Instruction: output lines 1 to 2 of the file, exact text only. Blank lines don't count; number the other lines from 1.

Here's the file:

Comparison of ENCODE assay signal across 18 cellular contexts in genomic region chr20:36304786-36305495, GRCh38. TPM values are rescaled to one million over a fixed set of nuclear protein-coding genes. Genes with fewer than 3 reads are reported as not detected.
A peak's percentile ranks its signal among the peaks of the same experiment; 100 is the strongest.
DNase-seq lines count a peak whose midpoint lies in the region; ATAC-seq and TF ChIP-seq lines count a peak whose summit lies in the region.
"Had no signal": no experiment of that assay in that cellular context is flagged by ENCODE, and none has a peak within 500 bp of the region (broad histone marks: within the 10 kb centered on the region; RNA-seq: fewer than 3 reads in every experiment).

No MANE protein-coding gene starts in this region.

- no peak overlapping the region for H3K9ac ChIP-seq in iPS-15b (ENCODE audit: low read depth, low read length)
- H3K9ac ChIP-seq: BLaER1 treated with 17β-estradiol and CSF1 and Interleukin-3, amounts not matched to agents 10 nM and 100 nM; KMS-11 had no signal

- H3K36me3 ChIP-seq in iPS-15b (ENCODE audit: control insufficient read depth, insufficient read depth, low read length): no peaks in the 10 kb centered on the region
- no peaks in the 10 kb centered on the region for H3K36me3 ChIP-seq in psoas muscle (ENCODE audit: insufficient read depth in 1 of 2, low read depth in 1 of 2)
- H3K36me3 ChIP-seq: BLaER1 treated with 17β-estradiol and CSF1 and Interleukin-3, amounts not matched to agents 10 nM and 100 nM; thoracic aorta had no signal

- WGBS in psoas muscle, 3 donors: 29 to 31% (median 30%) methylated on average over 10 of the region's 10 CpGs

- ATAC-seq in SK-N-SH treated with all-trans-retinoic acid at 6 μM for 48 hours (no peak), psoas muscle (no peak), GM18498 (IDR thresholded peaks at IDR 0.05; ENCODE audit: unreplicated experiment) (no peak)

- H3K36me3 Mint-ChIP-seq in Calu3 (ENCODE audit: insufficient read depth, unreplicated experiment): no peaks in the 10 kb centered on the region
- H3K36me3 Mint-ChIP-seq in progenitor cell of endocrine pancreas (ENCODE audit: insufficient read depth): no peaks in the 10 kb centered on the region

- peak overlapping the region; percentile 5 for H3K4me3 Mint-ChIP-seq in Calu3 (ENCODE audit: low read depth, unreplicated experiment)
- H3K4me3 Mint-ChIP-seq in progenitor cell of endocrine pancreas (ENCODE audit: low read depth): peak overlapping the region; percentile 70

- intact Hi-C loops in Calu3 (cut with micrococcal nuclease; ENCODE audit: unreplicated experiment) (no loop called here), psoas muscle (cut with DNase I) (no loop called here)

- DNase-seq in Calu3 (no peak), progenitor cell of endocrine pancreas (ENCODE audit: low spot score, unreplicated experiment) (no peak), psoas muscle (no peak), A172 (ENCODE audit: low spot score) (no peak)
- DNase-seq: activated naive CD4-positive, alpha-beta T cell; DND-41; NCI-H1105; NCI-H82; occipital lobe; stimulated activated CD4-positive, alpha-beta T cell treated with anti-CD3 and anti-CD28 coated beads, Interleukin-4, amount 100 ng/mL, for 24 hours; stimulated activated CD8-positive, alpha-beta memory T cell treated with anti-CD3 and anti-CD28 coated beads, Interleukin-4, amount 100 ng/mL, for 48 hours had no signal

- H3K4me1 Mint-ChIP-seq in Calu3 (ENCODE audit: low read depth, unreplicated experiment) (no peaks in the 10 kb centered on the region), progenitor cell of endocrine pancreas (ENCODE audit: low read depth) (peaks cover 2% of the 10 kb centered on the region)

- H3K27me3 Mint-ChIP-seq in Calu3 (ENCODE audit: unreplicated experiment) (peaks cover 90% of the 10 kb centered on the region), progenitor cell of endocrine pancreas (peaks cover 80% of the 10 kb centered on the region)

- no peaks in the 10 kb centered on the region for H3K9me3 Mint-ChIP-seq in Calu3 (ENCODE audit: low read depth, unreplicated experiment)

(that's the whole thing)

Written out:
Comparison of ENCODE assay signal across 18 cellular contexts in genomic region chr20:36304786-36305495, GRCh38. TPM values are rescaled to one million over a fixed set of nuclear protein-coding genes. Genes with fewer than 3 reads are reported as not detected.
A peak's percentile ranks its signal among the peaks of the same experiment; 100 is the strongest.